Sharpening your director on-boarding program

Boards understand the value in recruiting great new directors, but it also takes an effective on-boarding program to make the most of their talents and to do it in the shortest possible time
By Beverly Behan

Nearly every company has an orientation program for its new board members—and most follow the same general format: The new director meets one-on-one with a series of corporate executives over a day or two and tries to ingest as much knowledge from this “drinking from a fire hose experience” as he or she can muster. There’s nothing inherently wrong with this practice, and it certainly beats simply handing a new board recruit a large binder. But there are many ways in which director orientation can be improved.

Site visits: Site visits aren’t a new idea—but they’re a great idea. If your board hasn’t yet developed a way to engage new board members in a hands-on experience with the business, you’ve clearly got some work to do. Whether it’s “ride alongs” in a delivery truck (Snap-On Tools), two days at “pizza university” (Domino’s), or a trip to the company’s new wind farm (Allete)—giving new board members the chance to experience an important facet of the company’s operations firsthand is essential to effective on-boarding. One site visit is worth 1,000 PowerPoint slides.

Admittedly, some businesses lend themselves to site visits more readily than others. However, even in more challenging scenarios, site visits can often be developed with a little creativity. In one B2B situation, for example, new directors visit a key customer’s operations to see how they use the company’s software in their business. Many boards with both domestic and international operations schedule two site visits during the new director’s first year on the board—one to a North American site and another overseas.

Board history/politics: New directors need someone to tell them, for example: “Here’s the history of this agenda item. It comes up every year and this is how we dealt with it last time. But one board member is uncomfortable with this approach and here’s why.” This gives a new director valuable context about what’s gone on before that can be very useful in understanding of issues likely to emerge in the meeting itself. However, issues of board history and politics don’t lend themselves to a director orientation program.

To address this challenge, some boards adopt the concept of providing a “board buddy” for the newcomer. Typically, the new director has a conversation with his/her “buddy” a few days prior to each board meeting to discuss any history around the agenda items. This can also be a useful practice to assist new directors who lack prior board experience. Navigating “the line between governance and management” is nearly always the biggest challenge first-timers face as they transition from a lifetime of executive positions to an oversight role. The pre-meeting conversation enables the newbie to test out some questions he/she may have been planning to ask on certain agenda items with the buddy, who can advise whether those questions appear to be at a governance level or down in the weeds.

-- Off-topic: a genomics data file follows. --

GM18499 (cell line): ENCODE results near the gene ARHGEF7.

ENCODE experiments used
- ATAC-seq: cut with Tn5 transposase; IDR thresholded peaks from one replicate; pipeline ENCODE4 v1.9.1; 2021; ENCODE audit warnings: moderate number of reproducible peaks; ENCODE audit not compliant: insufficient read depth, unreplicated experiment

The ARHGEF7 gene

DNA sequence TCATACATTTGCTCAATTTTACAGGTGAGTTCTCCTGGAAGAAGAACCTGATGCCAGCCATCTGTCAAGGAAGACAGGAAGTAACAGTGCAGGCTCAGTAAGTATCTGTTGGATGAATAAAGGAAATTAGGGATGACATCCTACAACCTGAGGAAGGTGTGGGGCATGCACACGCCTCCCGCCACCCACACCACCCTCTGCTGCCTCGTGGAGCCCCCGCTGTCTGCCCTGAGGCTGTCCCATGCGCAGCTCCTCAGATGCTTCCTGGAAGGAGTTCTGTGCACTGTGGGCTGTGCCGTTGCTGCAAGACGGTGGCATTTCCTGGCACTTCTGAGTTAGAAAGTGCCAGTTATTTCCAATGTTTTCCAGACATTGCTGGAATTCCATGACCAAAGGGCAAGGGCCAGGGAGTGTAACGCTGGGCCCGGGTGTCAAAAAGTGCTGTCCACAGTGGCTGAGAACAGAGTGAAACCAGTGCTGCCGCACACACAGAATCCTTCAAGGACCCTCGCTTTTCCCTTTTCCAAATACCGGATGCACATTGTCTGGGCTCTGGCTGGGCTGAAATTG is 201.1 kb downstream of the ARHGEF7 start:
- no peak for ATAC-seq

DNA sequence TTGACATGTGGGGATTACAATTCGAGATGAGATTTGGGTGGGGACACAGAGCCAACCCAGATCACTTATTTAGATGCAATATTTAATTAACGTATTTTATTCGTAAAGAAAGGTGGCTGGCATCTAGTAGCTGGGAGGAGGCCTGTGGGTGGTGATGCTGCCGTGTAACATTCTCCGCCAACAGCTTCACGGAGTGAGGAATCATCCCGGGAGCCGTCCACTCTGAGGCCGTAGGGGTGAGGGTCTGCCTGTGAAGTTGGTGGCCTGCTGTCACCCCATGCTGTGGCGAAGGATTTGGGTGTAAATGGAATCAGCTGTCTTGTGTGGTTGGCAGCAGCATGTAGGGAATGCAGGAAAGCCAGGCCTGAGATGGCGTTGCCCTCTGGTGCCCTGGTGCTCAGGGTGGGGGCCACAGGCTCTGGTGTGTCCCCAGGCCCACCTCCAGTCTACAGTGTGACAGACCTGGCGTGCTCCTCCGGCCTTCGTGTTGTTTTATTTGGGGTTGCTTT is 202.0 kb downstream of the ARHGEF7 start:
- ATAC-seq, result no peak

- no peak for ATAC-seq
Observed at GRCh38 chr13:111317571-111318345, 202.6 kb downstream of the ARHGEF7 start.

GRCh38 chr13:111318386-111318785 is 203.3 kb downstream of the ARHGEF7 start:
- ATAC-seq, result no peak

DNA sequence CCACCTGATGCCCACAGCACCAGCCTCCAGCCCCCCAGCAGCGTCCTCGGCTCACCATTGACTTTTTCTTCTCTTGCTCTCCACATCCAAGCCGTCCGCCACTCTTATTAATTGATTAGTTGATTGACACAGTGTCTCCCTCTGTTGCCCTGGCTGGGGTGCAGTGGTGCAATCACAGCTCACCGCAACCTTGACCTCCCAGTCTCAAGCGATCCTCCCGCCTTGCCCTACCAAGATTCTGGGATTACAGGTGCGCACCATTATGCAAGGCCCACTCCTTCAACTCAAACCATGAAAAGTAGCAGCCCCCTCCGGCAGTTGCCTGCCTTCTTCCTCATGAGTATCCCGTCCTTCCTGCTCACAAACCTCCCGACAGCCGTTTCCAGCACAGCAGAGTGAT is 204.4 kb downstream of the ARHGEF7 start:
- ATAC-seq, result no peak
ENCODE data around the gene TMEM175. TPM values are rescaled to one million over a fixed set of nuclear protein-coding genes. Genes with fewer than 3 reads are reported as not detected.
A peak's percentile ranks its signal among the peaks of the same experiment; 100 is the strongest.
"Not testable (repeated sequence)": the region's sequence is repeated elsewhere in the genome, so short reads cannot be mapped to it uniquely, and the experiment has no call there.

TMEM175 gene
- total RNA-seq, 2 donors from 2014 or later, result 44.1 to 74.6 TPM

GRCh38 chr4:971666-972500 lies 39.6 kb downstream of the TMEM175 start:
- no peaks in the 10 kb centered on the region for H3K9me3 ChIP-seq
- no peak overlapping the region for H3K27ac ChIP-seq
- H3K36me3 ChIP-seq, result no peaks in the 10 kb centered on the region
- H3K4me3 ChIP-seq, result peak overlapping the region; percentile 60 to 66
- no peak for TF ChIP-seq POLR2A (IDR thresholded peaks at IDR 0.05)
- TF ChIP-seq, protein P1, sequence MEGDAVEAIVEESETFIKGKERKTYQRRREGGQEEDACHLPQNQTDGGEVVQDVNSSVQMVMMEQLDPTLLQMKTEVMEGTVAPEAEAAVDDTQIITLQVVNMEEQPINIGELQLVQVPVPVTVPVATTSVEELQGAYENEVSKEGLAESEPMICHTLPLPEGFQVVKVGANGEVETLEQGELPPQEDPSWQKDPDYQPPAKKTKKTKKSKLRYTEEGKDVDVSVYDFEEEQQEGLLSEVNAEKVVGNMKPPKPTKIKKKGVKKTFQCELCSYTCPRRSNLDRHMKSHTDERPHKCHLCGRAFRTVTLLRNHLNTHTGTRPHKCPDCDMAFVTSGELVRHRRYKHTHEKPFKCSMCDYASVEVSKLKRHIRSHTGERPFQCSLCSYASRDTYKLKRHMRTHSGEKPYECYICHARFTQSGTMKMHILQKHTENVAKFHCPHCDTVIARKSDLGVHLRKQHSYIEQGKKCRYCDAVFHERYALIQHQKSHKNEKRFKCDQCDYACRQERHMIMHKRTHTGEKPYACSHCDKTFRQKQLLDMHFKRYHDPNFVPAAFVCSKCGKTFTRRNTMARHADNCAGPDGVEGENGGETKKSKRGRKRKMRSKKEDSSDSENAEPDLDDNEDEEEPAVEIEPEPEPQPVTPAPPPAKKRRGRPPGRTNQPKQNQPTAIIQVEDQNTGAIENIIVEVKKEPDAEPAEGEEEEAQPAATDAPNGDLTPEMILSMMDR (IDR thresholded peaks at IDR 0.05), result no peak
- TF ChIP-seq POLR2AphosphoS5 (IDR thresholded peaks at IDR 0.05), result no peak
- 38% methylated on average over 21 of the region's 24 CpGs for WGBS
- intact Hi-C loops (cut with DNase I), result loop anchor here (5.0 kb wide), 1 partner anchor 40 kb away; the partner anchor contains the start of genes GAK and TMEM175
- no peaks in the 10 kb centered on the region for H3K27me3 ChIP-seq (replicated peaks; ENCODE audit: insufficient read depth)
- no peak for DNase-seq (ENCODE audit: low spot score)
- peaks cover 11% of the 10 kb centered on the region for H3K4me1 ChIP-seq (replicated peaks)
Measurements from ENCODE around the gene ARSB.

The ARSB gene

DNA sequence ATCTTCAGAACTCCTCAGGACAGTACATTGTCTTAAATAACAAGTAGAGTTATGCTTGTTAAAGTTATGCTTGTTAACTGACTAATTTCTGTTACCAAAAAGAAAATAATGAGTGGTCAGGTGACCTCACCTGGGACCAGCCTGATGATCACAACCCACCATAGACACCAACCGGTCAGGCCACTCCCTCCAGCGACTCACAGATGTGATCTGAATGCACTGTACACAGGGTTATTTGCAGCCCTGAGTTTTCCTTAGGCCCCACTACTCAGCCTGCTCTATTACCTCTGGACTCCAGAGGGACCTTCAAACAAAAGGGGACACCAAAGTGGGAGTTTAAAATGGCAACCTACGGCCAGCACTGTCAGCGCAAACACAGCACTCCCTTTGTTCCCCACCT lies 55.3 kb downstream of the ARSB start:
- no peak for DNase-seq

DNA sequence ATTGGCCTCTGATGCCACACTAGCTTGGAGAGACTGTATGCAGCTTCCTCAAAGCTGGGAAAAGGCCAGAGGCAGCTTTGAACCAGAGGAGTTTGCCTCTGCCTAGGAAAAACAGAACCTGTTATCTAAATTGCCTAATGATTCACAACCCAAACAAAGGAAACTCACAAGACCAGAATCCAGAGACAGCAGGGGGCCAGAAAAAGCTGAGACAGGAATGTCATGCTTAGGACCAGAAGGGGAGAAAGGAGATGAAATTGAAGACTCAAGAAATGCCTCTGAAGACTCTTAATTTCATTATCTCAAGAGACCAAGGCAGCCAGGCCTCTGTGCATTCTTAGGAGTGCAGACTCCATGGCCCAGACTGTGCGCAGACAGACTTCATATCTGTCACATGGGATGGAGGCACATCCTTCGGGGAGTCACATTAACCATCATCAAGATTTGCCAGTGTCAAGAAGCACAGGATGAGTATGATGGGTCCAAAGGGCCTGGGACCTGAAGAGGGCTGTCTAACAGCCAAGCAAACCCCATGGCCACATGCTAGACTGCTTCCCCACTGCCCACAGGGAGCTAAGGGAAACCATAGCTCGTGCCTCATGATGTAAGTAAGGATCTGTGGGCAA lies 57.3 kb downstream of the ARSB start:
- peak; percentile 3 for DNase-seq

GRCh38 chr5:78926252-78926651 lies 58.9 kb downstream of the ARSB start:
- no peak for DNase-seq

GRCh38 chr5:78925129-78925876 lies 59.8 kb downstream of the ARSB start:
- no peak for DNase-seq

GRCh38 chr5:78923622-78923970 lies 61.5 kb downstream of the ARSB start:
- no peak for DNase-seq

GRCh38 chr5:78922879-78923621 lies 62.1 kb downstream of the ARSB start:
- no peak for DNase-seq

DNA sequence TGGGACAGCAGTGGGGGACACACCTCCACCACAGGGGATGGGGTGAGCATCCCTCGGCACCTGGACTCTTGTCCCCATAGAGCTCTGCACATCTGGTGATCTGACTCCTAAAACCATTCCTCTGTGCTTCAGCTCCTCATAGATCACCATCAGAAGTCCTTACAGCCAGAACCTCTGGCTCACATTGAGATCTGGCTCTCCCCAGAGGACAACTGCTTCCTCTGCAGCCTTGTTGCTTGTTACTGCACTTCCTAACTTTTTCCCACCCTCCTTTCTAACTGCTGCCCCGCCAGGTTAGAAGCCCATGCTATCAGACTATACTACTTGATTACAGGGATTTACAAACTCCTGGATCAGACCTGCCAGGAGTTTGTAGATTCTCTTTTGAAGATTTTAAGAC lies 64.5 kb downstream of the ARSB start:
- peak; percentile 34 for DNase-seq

Orientation 2.0: Board composition is typically designed to bring a variety of relevant perspectives to the table. Yet many director orientation programs take a “one size fits all” approach. Some boards are now designing their orientation programs differently for directors with an industry background and those without. Others are incorporating an “Orientation Phase 2.0” into their on-boarding programs, typically held six to nine months after the new recruit’s first board meeting. The second session often has two objectives: (i) to explore an area not covered in the initial orientation that the new director wants to learn more about; and (ii) to do a “deep dive” in an area that draws on the new director’s specific expertise.

A good example of the latter is a session one board designed for a new director with deep human resources expertise; her Phase 2.0 involved meetings with the company’s HR team and the board’s compensation consultants. Another board did something similar for a new director who was the CEO of a technology company; his Phase 2.0 involved a meeting with company’s the chief technology officer and her team to discuss a major IT initiative. These sessions not only serve an educational purpose for the new director, they typically provide tremendous value for management, as well.

In conclusion, many governance committees are exploring new ideas to make their director orientation programs even better. The faster new board members get up to speed, the sooner they’ll be able to capitalize on the strengths they were recruited to bring into boardroom dialogue and decision-making.

Beverly Behan is a New York-based board consultant who has worked with more than 140 boards of directors in the U.S., Canada and internationally in the past 19 years. E-mail:

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